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How to understand the alphabet soup of health care savings accounts.

How to understand the alphabet soup of health care savings accounts

What is the difference between an HSA, FSA, and HRA?

It’s like alphabet soup.

These three acronyms are confusing but important. Each is a kind of savings vehicle that holds tax-exempt dollars you can use for your medical expenses. All of them help you stretch your health care dollar. But they differ in important ways.

Okay, so what do the acronyms mean?

  • HSA = health savings account
  • FSA = flexible spending account
  • HRA = health reimbursement arrangement

And how do they differ? Let’s look at each in turn.

What is a health savings account?

An HSA is a special savings account used for out-of-pocket medical expenses like drugs, doctor’s appointments, and medical procedures and devices. It’s tax free, and you or your employer or both can put tax-exempt money into it, up to a cap.

Importantly, you own it. The money in it is yours — forever.

You can take it with you when you leave your job or retire. You can also invest it and build a nest egg for the future.

What about a health reimbursement account?

An HRA can be used only for certain medical expenses your employer wants to help you pay for — usually out-of-pocket expenses associated with your health insurance, like co-pays and deductibles.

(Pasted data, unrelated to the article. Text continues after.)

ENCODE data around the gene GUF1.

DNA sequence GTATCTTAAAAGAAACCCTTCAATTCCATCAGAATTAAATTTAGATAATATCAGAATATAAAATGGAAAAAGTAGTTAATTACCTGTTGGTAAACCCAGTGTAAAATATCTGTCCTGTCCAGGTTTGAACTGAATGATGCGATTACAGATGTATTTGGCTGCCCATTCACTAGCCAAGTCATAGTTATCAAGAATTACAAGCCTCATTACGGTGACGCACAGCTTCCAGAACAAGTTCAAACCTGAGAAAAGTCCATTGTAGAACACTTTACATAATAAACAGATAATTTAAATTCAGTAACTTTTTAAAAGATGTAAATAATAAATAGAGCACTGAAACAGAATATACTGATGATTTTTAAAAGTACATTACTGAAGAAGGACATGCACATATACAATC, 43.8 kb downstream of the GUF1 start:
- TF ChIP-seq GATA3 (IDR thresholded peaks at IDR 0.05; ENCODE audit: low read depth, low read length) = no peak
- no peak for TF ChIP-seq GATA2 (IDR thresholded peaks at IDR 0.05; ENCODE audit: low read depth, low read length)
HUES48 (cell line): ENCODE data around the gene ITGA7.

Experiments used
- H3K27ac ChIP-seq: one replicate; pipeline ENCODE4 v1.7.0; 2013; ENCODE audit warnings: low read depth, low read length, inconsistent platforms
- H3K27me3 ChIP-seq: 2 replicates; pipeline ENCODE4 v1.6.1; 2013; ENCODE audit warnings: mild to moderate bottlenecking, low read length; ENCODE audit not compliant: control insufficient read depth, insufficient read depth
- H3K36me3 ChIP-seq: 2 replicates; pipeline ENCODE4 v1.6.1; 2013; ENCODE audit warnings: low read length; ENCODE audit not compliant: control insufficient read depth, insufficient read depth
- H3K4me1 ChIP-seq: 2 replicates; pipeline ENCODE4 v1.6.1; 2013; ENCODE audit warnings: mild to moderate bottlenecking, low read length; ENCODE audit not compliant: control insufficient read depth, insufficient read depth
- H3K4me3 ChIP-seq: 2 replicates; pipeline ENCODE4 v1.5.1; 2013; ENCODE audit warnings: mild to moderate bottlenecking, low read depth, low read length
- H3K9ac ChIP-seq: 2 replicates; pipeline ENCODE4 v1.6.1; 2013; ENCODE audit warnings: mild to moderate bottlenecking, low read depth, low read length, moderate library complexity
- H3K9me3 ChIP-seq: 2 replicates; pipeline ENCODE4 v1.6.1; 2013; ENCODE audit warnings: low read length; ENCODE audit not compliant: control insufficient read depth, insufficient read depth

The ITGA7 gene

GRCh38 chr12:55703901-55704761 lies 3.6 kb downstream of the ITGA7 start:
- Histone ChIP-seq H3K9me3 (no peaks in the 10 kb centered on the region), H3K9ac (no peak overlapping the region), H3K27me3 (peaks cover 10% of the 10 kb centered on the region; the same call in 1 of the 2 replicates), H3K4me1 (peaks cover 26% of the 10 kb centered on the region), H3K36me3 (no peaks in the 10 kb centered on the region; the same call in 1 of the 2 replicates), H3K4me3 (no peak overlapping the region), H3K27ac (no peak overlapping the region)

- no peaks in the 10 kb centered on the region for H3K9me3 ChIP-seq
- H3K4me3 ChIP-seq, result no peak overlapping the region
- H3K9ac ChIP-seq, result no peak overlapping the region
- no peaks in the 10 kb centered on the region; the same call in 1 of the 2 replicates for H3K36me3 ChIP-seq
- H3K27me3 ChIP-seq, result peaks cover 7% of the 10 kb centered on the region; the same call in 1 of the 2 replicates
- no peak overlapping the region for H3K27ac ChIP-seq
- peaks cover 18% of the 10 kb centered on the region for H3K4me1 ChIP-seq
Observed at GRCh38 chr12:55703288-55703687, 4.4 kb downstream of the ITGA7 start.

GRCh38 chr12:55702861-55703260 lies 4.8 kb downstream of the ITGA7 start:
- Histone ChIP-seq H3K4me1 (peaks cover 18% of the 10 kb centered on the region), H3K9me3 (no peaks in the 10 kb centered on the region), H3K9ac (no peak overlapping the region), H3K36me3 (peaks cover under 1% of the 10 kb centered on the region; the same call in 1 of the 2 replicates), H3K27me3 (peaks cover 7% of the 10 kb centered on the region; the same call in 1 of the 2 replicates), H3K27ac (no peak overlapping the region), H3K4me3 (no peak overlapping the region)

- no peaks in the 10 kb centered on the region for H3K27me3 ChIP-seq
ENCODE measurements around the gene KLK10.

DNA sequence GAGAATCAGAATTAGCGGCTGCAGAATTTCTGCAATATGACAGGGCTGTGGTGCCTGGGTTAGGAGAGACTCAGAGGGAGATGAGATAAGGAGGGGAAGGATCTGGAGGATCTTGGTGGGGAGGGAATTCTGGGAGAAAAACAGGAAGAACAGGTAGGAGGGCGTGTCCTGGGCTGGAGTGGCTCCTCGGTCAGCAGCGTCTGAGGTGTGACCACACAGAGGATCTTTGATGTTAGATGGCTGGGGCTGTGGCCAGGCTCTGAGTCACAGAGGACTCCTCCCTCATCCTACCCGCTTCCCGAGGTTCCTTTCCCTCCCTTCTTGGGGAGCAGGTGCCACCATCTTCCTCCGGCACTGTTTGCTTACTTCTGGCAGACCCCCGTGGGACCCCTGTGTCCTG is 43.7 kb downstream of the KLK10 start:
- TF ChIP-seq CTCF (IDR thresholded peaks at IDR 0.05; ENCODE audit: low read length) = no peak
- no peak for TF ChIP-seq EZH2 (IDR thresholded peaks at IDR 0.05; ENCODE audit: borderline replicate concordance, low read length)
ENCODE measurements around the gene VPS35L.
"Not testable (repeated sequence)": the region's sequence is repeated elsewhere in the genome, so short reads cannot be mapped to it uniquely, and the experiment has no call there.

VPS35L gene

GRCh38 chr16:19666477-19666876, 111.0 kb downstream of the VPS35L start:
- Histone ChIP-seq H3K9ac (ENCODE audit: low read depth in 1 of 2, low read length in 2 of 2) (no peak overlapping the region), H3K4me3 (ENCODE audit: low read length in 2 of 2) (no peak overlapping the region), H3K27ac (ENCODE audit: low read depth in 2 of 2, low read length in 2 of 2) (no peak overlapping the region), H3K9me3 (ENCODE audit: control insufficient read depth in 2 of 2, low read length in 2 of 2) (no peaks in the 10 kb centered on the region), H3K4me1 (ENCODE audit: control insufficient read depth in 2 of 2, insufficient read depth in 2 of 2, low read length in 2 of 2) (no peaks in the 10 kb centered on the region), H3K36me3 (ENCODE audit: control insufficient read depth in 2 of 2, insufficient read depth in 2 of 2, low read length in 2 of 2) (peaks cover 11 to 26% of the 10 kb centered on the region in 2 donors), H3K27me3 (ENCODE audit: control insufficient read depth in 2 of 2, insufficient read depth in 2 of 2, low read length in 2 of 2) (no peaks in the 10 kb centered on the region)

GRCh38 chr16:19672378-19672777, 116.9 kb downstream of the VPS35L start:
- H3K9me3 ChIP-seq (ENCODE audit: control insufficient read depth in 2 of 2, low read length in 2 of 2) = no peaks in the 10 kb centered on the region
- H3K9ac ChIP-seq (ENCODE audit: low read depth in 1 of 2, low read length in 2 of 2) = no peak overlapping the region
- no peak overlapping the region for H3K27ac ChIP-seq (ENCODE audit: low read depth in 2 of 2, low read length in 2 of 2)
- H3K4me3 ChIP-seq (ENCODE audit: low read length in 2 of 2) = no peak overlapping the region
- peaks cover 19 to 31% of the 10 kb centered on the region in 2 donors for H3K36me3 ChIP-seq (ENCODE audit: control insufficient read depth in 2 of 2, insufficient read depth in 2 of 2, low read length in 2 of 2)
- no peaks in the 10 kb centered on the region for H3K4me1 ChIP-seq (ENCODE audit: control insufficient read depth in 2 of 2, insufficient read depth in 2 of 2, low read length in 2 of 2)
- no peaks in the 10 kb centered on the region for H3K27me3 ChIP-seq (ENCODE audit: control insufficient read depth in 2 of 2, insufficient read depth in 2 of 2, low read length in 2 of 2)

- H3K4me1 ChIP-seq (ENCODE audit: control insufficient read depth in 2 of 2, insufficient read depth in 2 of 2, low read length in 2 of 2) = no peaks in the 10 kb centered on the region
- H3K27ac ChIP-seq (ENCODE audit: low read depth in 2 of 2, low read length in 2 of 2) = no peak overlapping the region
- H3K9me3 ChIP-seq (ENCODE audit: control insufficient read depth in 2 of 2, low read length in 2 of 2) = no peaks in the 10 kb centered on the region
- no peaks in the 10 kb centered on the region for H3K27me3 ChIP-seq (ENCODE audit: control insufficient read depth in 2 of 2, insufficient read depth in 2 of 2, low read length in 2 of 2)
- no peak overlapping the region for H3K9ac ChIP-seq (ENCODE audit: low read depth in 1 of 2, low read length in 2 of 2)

So, what is an FSA?

An FSA is a tax-free workplace health account you may use for any qualified medical expense.

It’s a wonderful tool but comes with a big downside.

Here’s how it works:

  • Your employer puts tax-exempt money into your FSA
  • You spend this money on qualified medical expenses as needed
  • At the end of the year, any unspent money returns to your employer — “use it or lose it.”

The bottom line for understanding the alphabet soup of health care accounts

What’s the biggest difference between these three kinds of accounts? Who owns it.

  • With an HSA, you do. You own the money in the account. It’s yours for life.
  • With an FSA or HRA, your employer owns it. You can’t take the money with you when you leave, and your employer can take it back at any time. And you can’t invest it.

Now that you understand these confusing acronyms — why not try one today?

Visit to learn more about HSAs and other solutions for making health care more affordable.